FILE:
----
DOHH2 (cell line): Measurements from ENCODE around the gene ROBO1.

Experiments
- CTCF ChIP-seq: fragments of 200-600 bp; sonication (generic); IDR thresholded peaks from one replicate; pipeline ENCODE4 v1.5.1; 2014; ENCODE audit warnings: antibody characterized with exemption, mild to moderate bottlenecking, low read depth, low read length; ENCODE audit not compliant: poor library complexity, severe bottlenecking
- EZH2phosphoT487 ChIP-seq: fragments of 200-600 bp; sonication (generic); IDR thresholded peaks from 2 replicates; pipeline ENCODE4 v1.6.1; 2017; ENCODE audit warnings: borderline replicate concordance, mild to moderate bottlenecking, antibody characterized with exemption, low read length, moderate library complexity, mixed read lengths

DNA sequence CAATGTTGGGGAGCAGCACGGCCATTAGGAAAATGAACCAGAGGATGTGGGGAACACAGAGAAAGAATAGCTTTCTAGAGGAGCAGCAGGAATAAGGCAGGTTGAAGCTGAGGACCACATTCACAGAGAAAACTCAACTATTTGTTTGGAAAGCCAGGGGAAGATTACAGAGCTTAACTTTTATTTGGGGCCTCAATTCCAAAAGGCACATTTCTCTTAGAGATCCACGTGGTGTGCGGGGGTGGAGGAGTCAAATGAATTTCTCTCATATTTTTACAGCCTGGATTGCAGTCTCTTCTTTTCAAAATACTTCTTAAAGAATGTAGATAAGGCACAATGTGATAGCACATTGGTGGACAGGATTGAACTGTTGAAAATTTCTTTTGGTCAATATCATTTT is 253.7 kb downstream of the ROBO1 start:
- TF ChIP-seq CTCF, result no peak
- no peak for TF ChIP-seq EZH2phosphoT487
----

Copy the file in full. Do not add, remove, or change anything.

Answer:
DOHH2 (cell line): Measurements from ENCODE around the gene ROBO1.

Experiments
- CTCF ChIP-seq: fragments of 200-600 bp; sonication (generic); IDR thresholded peaks from one replicate; pipeline ENCODE4 v1.5.1; 2014; ENCODE audit warnings: antibody characterized with exemption, mild to moderate bottlenecking, low read depth, low read length; ENCODE audit not compliant: poor library complexity, severe bottlenecking
- EZH2phosphoT487 ChIP-seq: fragments of 200-600 bp; sonication (generic); IDR thresholded peaks from 2 replicates; pipeline ENCODE4 v1.6.1; 2017; ENCODE audit warnings: borderline replicate concordance, mild to moderate bottlenecking, antibody characterized with exemption, low read length, moderate library complexity, mixed read lengths

DNA sequence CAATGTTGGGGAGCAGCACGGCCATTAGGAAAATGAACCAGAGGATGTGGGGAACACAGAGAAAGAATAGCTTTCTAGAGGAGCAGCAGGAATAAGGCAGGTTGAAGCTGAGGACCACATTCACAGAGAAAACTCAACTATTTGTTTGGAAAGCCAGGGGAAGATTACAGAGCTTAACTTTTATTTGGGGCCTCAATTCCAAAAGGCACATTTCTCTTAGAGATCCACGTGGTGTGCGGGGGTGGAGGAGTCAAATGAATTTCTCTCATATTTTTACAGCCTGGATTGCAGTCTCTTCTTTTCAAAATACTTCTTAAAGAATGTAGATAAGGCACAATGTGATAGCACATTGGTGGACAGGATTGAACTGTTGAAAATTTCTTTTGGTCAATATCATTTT is 253.7 kb downstream of the ROBO1 start:
- TF ChIP-seq CTCF, result no peak
- no peak for TF ChIP-seq EZH2phosphoT487